This week’s guest Amanda Fenstermaker works tirelessly to market, advocate and protect her native county’s history – and the results are showing as the county is quickly becoming a major tourist destination for those interested in learning about our nation’s African-American history.

Join us this week for a journey to the Eastern Shore, a teaser for a real road trip you’ll certainly want to make on your own very soon.

PreserveCast Ep. 74: Antietam Shadows: Dennis Frye and the History We Think We Know

PreserveCast Ep. 74: Antietam Shadows: Dennis Frye and the History We Think We Know

June 4, 2018

Do you ever wonder how people can write new books about history? Shouldn’t it never change because it’s all in the past? The truth is anything but, and no one can explain that better than today’s guest, Dennis Frye. Having been involved in everything from giving tours to leading nationally important preservation and battlefield protection organizations, few people know Civil War History like Dennis. And in his new book, Antietam Shadows, he makes the case that history should never lie dormant, it always needs to be re-examined. Join as Nick and Dennis talk about Dennis’ new book, highlights from his career in preservation, and more on this week’s PreserveCast.

Listen here: https://www.preservecast.org/2018/06/04/antietam-shadows-dennis-frye-history-we-think-we-know/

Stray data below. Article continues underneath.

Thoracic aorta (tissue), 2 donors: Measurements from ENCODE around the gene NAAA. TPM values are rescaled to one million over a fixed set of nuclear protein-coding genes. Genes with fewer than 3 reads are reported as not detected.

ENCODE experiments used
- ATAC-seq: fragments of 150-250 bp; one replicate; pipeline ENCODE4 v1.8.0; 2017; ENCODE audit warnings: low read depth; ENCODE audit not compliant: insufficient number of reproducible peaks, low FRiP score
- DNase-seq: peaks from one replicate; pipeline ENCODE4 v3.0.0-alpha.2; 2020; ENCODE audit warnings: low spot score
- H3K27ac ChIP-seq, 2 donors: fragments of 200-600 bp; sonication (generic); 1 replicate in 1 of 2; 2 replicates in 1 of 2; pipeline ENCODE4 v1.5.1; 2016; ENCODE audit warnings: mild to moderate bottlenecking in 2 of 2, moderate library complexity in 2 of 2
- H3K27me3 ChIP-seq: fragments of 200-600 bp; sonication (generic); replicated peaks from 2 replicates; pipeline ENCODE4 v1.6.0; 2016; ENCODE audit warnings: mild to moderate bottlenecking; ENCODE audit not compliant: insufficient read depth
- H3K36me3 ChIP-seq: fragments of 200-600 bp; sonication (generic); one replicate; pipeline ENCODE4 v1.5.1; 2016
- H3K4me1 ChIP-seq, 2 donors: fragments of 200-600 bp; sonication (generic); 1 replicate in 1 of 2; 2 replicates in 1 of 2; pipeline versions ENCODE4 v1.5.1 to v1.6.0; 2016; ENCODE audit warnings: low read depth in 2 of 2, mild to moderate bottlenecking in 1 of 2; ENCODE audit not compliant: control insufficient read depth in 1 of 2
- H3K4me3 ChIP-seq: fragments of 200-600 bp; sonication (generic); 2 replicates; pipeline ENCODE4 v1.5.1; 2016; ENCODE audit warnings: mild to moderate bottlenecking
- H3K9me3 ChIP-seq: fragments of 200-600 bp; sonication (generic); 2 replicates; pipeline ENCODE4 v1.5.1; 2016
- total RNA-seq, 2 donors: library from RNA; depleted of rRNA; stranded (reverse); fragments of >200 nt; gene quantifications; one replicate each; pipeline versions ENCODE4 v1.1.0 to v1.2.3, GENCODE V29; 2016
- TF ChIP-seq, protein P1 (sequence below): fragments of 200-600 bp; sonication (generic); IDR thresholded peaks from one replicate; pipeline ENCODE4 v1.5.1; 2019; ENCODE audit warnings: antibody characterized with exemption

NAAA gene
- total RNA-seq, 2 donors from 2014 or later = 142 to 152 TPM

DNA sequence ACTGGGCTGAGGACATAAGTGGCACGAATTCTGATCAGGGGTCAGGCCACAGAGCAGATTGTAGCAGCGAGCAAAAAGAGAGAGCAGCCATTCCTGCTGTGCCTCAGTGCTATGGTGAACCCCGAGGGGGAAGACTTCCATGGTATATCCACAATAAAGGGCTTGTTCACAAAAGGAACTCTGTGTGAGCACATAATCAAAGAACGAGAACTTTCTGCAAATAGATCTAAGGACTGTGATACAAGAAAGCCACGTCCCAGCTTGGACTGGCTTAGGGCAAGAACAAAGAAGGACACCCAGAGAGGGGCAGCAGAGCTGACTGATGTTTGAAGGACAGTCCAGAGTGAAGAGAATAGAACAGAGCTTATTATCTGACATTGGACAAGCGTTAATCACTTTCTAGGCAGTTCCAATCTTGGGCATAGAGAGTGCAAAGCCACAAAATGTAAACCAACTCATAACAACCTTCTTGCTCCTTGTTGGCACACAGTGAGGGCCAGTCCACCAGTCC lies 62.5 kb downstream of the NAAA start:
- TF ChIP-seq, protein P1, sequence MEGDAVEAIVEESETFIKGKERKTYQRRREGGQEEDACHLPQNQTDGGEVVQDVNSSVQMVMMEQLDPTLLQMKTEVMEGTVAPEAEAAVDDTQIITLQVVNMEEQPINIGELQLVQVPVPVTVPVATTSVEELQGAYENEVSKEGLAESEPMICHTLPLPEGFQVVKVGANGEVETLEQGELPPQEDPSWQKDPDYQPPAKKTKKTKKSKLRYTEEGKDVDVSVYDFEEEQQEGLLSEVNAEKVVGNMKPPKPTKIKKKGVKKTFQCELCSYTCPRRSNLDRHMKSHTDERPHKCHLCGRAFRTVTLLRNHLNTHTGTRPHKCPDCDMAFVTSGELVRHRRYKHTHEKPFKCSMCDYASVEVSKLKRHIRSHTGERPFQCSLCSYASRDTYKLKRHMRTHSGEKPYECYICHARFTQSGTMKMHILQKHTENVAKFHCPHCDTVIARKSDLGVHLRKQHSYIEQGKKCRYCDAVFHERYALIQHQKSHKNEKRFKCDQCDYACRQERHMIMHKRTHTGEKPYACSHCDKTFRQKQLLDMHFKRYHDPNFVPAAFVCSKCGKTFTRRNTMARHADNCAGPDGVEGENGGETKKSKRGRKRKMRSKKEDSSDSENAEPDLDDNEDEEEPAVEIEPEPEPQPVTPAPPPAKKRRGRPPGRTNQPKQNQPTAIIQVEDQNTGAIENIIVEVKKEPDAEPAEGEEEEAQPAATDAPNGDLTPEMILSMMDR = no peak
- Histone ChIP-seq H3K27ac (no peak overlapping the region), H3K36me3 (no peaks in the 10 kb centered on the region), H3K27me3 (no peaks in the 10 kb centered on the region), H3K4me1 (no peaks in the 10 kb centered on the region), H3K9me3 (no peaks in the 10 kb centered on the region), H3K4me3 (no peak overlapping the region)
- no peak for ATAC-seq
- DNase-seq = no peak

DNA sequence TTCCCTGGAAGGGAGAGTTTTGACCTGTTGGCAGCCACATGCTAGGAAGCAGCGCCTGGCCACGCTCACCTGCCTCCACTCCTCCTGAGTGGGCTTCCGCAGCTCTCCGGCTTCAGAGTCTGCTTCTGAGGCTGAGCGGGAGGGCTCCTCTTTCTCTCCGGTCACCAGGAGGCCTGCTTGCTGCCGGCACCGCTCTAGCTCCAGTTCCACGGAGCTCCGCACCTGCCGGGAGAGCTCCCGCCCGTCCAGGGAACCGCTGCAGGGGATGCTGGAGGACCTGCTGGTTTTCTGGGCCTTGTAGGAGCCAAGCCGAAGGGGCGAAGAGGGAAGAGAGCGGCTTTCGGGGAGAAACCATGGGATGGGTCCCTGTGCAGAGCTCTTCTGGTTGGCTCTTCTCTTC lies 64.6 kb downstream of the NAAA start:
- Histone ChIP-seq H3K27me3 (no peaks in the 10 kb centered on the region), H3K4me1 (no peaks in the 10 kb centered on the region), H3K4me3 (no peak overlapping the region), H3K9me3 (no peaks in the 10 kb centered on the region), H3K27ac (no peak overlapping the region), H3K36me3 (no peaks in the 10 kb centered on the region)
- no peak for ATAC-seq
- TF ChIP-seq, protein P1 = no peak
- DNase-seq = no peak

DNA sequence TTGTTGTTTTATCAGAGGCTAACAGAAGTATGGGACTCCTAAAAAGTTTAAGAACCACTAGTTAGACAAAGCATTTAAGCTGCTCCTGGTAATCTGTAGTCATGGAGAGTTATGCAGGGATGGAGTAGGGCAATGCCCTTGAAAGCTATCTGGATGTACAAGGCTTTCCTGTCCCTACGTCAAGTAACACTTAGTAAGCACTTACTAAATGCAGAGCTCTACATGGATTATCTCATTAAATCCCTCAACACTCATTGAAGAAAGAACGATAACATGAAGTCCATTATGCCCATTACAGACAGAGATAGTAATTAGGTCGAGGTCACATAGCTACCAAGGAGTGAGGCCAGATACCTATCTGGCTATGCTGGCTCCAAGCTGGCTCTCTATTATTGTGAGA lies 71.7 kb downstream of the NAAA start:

PreserveCast Ep. 60: The Rosenwald Schools with Aviva Kempner

PreserveCast Ep. 60: The Rosenwald Schools with Aviva Kempner

February 26, 2018

You’ve probably heard of Andrew Carnegie or the Rockefeller family, but have you heard of Julius Rosenwald? Today’s guest may be able to help with that. Aviva Kempner is a Peabody award winning documentary filmmaker, whose work focuses on unsung heroes from Jewish history. I spoke with Aviva about her most recent work which details the life of Julius Rosenwald, who during the turn of the century both revolutionized the business of Sears and Roebuck, and vastly influenced black education in the Jim Crow South with his philanthropy.

Listen here: https://www.preservecast.org/2018/02/26/the-rosenwald-schools-with-aviva-kempner/

 

 

PreserveCast Ep. 48: Jim Lighthizer and the Civil War Trust

PreserveCast Ep. 48: Jim Lighthizer and the Civil War Trust

December 4, 2017

How are battlefields preserved? Why are battlefields preserved? What should we do with a battlefield site once it is protected? These are all important questions, and we are fortunate to be joined by someone who can possibly provide the answers. Jim Lighthizer is the President of the Civil War Trust and an expert in battlefield preservation. Join Nick as Jim shares insight into how he maintains momentum at the head of the nations leading Civil War Battlefield Preservation Organization on this week's PreserveCast.

 

Listen here: https://www.preservecast.org/2017/12/04/jim-lighthizer-and-the-civil-war-trust/

This episode is part of focus series on the history of the Antietam Battlefield.

PreserveCast Ep. 46: True Treats Candy and the Age-Old Sweet Tooth

PreserveCast Ep. 46: True Treats Candy and the Age-Old Sweet Tooth

November 20, 2017

It doesn't matter if it's your molar, your canine, or what, everybody has some kind of sweet tooth. Something that you may not be thinking about is how that sweet tooth has played a role in history. Susan Benjamin is the founder of True Treats Candy in Harpers Ferry, West Virginia, and author of the book Sweet as Sin: The Unwrapped Story of How Candy Became America’s Favorite Pleasure. Susan has appeared on platforms from NPR to NBC, and she joined us on PreserveCast to share the rich history of candy in American culture, from pre-Colombian Native Americans to the working poor of the Industrial Revolution. Go ahead and spoil your dinner with this week’s PreserveCast.